Wednesday, May 2, 2007
Your best friend comes over to meet you after a long time, and before anything else he asks you, “Hi! Tere paas Nokia ka charger hai (Do you have a Nokia charger?).”
You get a call from your friend and before asking, “How are you?” he asks, “Where are you?”
On one side I am intrigued by the changing nature of our pleasantries and on the other I am surprised by our growing and insatiable desire to keep in touch with people. Even if it effectively means ‘sacrificing our presence’ at a place (and this sacrifice is not necessarily for ‘work’).
Someone has rightly mentioned, “being always accessible, makes us inaccessible”.
In times of Continuous Partial Attention (CPA) in place of being committed to people or places ‘we are committed only to being communicated with’.
There are people who are self-confessed net addicts wedded to their web mail account. They keep checking their mails throughout the day, even when nothing urgent is happening; they are in a constant state of ‘updation’!
As Steven Johnson has rightly pointed out - Aimlessness is the price we pay for interactivity. This is what seems to be happening with the click-happy young folk.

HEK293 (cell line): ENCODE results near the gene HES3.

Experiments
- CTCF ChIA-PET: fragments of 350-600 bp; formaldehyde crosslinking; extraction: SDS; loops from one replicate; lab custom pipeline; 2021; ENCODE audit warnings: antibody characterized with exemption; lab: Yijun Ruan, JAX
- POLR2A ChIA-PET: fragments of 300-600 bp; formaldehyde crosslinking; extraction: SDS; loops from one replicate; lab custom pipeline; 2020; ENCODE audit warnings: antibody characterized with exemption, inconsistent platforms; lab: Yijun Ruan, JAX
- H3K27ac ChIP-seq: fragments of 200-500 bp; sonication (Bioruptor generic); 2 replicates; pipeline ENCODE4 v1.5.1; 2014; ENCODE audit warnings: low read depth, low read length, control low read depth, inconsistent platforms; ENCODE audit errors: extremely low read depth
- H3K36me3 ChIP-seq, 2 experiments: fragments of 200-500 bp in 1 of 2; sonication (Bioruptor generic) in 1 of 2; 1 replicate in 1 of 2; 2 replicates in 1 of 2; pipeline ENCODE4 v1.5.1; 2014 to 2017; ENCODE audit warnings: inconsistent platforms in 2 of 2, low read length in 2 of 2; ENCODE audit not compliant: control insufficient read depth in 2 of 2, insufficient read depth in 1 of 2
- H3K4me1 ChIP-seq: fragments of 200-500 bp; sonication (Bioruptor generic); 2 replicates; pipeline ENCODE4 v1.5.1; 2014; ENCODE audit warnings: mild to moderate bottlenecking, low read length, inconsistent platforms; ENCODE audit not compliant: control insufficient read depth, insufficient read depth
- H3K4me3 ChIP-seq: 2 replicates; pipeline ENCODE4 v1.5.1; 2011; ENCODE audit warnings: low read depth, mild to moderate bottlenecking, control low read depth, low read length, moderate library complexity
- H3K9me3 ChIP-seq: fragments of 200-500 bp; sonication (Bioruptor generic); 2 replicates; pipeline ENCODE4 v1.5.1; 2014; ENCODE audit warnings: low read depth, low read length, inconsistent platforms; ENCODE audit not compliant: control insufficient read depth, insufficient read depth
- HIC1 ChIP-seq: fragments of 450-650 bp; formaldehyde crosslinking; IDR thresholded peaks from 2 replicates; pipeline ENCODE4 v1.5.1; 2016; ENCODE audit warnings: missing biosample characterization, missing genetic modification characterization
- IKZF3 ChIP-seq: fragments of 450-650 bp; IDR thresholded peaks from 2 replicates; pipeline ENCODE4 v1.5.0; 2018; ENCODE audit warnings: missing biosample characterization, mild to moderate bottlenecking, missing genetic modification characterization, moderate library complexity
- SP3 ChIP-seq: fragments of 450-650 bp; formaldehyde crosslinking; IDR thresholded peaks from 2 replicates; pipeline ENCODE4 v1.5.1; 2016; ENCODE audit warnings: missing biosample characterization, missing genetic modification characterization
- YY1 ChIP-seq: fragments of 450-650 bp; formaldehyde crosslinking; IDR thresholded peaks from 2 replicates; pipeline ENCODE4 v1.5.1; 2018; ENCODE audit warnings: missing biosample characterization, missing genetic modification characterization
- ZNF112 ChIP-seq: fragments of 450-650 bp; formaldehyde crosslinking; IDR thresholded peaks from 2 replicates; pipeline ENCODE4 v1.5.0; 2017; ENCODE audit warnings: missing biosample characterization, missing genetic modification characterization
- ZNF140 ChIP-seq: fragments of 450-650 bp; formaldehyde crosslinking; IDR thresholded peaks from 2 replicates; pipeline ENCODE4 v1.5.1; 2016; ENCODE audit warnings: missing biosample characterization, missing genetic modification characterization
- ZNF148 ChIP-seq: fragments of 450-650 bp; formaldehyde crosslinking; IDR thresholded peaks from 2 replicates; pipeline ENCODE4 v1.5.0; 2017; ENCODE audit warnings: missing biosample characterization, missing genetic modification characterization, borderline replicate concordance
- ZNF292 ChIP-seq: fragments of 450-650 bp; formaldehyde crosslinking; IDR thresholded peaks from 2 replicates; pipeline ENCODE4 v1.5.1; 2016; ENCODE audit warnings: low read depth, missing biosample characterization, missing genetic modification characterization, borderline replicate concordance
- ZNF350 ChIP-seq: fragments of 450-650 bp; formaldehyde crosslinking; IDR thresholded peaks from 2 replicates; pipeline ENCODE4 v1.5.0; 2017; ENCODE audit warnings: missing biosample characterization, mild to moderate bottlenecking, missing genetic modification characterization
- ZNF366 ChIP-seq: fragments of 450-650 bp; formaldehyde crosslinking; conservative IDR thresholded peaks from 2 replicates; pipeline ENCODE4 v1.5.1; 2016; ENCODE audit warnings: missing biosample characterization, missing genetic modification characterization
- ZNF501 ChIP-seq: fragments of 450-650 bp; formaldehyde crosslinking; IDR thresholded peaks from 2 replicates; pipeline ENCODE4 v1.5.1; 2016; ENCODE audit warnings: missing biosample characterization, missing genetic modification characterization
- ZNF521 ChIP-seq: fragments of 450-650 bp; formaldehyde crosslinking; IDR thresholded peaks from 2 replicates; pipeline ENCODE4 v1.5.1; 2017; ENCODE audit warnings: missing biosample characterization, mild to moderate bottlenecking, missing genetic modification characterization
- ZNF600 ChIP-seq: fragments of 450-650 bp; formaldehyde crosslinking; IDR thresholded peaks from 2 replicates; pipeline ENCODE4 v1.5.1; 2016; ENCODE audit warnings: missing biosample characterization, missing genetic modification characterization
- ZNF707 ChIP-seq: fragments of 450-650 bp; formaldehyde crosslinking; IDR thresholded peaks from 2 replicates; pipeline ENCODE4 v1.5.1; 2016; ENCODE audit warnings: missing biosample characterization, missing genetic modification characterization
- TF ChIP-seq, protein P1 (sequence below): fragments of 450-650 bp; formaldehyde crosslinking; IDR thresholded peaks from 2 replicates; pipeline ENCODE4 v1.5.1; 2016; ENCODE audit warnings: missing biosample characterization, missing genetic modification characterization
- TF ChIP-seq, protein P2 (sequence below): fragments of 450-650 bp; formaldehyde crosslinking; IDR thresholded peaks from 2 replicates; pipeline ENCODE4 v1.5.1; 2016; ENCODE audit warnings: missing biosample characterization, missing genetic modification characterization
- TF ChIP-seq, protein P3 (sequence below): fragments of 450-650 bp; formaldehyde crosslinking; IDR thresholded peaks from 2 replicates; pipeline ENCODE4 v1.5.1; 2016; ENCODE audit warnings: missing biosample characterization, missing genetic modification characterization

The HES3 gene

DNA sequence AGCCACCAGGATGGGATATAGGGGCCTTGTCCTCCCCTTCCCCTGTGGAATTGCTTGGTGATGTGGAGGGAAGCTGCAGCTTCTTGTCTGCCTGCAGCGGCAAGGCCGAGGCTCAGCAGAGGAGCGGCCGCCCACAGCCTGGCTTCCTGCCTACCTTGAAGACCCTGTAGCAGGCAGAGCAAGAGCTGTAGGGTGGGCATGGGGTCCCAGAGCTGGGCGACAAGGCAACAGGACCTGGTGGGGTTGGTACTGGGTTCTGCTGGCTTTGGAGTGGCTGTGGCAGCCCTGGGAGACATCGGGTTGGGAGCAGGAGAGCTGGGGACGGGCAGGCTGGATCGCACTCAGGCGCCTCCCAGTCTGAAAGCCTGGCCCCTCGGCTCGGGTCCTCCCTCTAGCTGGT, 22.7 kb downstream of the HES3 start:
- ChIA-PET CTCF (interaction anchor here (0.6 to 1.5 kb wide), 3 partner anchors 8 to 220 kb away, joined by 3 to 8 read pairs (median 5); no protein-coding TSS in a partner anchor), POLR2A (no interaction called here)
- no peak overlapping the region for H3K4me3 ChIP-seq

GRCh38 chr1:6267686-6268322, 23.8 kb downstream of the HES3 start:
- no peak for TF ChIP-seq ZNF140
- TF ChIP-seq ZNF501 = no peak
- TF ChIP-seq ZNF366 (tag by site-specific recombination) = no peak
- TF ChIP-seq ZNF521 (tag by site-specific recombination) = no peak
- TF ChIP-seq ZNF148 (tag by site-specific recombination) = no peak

‘Continuous mediation by mail’ or any form of communication, including mobile phone, also interrupts flow of thought. As people connect more, they tend to behave more like ‘nodes’. These nodes ‘expect inputs and can interact’ but are not much of a ‘hub’ that ‘generates output’.
Contrary to common perception that communication expands social circle, our people preferences are actually getting solidified into sharply defined groups and many of us are beginning to be less inclusive than ever.
No doubt there are virtual communities, that are giving an entirely new meaning to socialization in cyberspace, but for people who are not seeking to connect with strangers on the net– hi fidelity has brought about privacy of highest order and ended up defining interest groups much more sharply than ever before.
It is only ‘wonderers’, who seem to be drifting in the open cyberspace. These ‘wonderers’ are wanting to align with some group or individual and many a times end up extending their communities in real world into the cyber space. So they end up scrapping the same set of people that they are anyway writing and forwarding e-mails to and keep exchanging texts with. I am sure you’d have been accosted at least once by someone you meet everyday, with something like, “Hi, how are you? Did you read my scarp?”
‘Scrap’ is one more thing that has gotten attached to an already over-bloated list of things that a user needs to keep checking (Email – personal & official, mobile text, voice mail, home mail box, missed call list and so on and so forth).
With so much communication happening, so much more to be said and so many mail and message boxes to be checked, can you really blame your friend for asking for a Nokia charger? ; )